If you haven’t seen the Israeli revenge-thriller Big Bad Wolves, then you’re sorely missing out. The film is absolutely fantastic, featuring some of the best black comedy I’ve ever seen in a film while, at the same time, being a tragic, heartbreaking story of a man who simply wants to put his child to rest. I’m sure you’ve heard it many times by now but just in case you haven’t, Quentin Tarantino has stated that it’s, “…the best film of .”
One of the best aspects, in my opinion, is the phenomenal score by composer Frank Ilfman. Playful yet serious, grand and then subtle, the music has already won the award for Best Music at the Saturn Awards and the Israeli Film Academy. I had the chance to speak with Ilfman a few weeks ago about the film as well as his future plans. You can read this exclusive interview below!
Make sure to pick up the soundtrack via iTunes.
Shalom! How are you doing?
Shalom shalom! I’m doing very well, thank you!
Welcome to the US! How are you enjoying your time here?
Yeah, it’s pretty cool! Good weather, great people. I’m having fun! I haven’t had a chance to see my family. My uncle is here.
Congratulations on the “Big Bad Wolves” score being nominated for a Saturn! The film, and your music, have received a lot of praise. Tell me about that!
It’s been an amazing roller coaster. Everything started up once Quentin Tarantino declared it the best movie of the year, talking about the score and photography and everything. Since then, it just kind of skyrocketed. It started winning all these awards and now, with Magnolia Pictures, we got submitted to the BAFTA, where we were nominated for Best Music and then Best International Film. It’s pretty cool, it’s pretty amazing. And the soundtrack is doing pretty well, which is great.
Did the success and critical acclaim of the movie surprise you? Were you prepared for the reaction that people have had to it?
No, I think this is something I’m actually quite amazed because I’m working on some big budget movies in London and you always think, “Oh, that’s the one that’s going to go somewhere.” And then this low budget Israeli movie that we did and suddenly it broke through and shot like a rocket through everything. Next thing you know, you’re on everybody’s radar and everybody wants to meet you and everybody wants you to score their movie. You never know where you’re going to be, which is a great surprise.
And also, we worked really hard on Big Bad Wolves. We spent six months working on the score and Ronen, the sound designer, spent another six months working on sound designing and the mix. So, when something like that happens, the awards for the working so hard, they’re just phenomenal. It feels great to get that.
It’s opened a lot of doors. What are some projects or opportunities that have come up?
There are some I can’t talk about because of confidentiality but some of the big companies [in Los Angeles] and heads of studios want to meet me. Also, because the score sounds big and rich but was done on a very low budget scale in London, with the London Metropolitan, a lot of people are curious how I managed to do that. It’s one of my tricks, I guess!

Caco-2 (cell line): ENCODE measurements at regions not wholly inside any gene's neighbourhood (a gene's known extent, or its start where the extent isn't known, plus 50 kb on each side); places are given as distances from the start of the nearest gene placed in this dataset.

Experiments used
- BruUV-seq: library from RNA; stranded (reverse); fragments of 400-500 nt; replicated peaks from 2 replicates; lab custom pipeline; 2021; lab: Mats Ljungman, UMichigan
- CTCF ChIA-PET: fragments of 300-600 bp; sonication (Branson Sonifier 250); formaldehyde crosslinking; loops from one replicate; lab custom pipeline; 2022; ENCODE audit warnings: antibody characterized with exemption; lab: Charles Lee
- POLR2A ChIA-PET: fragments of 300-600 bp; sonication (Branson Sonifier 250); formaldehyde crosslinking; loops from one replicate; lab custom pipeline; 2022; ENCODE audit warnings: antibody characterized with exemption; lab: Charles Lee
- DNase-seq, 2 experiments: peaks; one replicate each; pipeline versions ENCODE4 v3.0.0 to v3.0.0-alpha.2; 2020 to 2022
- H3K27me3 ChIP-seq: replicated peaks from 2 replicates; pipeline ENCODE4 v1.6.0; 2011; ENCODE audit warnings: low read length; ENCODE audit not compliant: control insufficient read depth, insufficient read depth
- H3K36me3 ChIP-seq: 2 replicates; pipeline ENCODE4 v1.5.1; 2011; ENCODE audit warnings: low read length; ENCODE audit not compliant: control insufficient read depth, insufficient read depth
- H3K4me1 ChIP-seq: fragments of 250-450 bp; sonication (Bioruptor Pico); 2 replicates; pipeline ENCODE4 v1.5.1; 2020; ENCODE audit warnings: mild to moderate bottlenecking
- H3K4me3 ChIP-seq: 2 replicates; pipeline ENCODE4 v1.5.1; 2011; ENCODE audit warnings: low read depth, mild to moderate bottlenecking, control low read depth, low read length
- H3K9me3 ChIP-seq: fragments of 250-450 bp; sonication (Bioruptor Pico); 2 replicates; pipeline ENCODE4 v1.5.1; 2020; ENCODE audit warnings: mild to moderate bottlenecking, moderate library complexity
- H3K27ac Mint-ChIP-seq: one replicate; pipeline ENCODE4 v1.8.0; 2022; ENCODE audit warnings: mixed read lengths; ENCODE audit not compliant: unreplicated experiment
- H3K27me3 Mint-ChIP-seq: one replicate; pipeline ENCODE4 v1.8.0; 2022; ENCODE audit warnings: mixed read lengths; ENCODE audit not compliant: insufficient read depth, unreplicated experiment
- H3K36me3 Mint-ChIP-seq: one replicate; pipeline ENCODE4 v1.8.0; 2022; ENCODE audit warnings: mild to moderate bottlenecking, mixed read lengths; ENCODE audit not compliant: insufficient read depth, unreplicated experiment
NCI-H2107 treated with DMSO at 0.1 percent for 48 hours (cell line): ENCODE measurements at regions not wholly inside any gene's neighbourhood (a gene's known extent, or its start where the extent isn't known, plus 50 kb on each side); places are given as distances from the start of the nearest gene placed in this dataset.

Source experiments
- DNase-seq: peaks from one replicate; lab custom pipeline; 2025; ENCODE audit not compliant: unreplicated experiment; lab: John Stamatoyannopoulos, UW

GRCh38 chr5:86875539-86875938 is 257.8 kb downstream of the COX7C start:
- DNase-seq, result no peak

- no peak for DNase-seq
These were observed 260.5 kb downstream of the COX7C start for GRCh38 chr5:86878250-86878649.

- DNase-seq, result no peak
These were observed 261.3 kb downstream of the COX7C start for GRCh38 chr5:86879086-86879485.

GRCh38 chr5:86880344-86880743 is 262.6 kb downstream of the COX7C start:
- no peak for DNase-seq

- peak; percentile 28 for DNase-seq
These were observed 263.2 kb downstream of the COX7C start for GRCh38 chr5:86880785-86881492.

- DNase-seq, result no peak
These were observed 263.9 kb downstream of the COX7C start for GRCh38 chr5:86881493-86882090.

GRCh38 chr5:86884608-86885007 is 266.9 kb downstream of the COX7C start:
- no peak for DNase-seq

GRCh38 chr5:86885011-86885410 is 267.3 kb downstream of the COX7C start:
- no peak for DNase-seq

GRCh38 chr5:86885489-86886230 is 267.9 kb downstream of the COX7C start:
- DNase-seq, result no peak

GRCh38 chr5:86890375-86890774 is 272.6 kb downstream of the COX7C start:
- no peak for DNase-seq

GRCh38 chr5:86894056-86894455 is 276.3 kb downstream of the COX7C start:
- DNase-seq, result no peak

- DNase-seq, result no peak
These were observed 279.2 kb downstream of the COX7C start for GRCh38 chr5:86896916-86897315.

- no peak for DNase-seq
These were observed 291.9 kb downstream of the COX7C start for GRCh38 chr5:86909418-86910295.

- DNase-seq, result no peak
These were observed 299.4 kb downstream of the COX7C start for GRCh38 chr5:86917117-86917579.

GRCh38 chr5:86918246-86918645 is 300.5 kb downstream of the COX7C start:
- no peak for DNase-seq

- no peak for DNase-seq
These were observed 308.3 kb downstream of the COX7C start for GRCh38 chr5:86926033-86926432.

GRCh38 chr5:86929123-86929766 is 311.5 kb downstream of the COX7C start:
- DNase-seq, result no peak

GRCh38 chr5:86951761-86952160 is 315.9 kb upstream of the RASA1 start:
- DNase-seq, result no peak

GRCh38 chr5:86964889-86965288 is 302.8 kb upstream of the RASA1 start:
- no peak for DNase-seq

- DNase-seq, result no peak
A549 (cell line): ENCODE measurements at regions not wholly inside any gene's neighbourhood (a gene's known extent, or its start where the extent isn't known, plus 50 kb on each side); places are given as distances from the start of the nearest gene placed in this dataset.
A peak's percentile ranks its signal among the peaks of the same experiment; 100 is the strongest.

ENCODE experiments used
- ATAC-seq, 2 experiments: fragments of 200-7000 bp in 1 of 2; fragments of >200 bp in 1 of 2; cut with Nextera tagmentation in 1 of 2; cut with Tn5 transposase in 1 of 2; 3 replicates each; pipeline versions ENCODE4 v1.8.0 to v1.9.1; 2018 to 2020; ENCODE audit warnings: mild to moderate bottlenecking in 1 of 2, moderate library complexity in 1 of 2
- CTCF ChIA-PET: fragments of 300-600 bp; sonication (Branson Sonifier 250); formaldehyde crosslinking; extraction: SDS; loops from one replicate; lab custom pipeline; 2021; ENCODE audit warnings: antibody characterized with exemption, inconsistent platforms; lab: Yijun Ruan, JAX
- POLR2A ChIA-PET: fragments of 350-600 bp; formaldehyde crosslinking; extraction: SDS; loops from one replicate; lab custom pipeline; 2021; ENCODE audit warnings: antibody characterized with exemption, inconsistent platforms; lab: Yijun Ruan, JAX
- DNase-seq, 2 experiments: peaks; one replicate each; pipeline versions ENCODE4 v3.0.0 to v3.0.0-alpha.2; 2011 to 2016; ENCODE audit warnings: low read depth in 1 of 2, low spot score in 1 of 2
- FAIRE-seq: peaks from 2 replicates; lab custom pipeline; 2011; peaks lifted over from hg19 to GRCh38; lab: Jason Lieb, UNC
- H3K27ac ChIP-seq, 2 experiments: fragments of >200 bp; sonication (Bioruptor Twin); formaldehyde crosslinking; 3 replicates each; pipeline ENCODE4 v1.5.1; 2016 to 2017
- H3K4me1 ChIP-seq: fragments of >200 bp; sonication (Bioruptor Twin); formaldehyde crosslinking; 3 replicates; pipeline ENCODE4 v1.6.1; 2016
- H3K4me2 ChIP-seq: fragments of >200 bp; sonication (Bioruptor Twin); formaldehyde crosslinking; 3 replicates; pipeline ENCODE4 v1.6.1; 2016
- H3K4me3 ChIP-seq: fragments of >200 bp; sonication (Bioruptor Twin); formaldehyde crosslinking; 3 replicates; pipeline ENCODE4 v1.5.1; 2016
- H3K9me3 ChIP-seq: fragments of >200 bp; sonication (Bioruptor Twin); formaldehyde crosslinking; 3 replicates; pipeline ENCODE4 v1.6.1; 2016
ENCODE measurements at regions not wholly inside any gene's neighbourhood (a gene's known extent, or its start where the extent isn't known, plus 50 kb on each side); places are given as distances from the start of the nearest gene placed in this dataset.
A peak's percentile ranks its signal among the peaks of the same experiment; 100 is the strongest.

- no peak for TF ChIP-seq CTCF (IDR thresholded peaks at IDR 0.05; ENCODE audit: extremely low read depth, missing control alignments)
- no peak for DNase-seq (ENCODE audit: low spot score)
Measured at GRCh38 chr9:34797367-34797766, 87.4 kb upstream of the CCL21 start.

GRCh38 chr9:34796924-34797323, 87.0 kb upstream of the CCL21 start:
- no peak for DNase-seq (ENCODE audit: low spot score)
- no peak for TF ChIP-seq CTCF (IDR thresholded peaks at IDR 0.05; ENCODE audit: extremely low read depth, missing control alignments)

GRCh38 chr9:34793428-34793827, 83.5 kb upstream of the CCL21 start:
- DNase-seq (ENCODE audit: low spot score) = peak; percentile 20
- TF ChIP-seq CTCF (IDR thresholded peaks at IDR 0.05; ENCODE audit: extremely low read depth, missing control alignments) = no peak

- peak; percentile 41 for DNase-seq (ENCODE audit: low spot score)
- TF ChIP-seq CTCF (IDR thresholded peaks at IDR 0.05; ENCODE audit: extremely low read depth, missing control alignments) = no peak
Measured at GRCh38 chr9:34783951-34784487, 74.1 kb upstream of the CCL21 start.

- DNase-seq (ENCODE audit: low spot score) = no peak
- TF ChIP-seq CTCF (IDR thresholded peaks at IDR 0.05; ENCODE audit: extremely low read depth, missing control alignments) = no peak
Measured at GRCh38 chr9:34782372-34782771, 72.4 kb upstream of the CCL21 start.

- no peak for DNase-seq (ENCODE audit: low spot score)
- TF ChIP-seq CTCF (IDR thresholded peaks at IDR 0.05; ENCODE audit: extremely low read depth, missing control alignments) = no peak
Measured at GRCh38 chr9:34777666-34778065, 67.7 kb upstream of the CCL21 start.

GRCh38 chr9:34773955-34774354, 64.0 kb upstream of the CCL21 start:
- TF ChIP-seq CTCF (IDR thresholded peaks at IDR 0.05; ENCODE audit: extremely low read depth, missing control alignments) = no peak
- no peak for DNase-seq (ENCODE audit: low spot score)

So, I met with Millennium and Legendary and a few Warner Bros., and a few others. It’s a good experience because they like the music and they like the movie.
How did you capture that amazing playfulness within the film so effectively in your score?
The movies is actually quite hilarious. I think it’s more funny than anything else. It’s obviously very dark but there are many comedic moments. But that was the challenge. How do you balance those subtleties, almost between light and darkness. A lot of the scenes which are very intense but then they start cracking jokes but then they go back to the intensity. Sometimes there were certain sounds or innuendos to have more of a light feel. Then we would turn back the music into something more dramatic or menacing. It took a while on a few cues to try and do that subtlety so that you don’t lose the humor. There are scenes that are pure humor. But most of it was very fine balancing.
I know that there are a lot of Jewish references. For instance, there is the grandfather, who is a bigger-than-life character. He’s that old school Jewish fighter from the army. So we thought that something Jewish thematic would fit because we wanted people to have fun with the character but still take him serious. There was an idea that we would use Russian marches, like in the early days when we used to have the Russian refugees coming to Israel. But that was something we adapted for him, like in the scene that is in slow motion when he’s going down to the basement.
What was one of your favorite moments in the film?
That’s a hard one! There are so many good moments! I think one of my favorite moments is the part where the father, who was sent by the guy he kidnapped, the pedophile, to look for the head in the greenhouse. It’s quite a long scene and he has all this intensity and he goes there to dig for the head of his daughter, where he thinks she’s buried. That scene is one of my favorite ones. I think there is something so gentle. It starts really big but then goes down into a lyrical cello solo when he’s digging for the head, because he wants to bring his daughter to burial. And then it erupts. It has all of these subtleties.
That scene, even without the music, is very strong. The reaction you get from the character, his acting, is just phenomenal. When I first saw it, I thought that we didn’t need music. It’s a beautiful scene.
Talk about your involvement with the ABCs Of Death 2.
I did a segment with Aharon and Navot and I can’t remember which letter we had but we finished that a few months ago.
What kind of feel will we get when we hear the music for that segment?
All I can say is that there will be references to our next movie, which is ‘Once Upon A Time In Palestine’.
Thank you very much!
Thank you! Bye!
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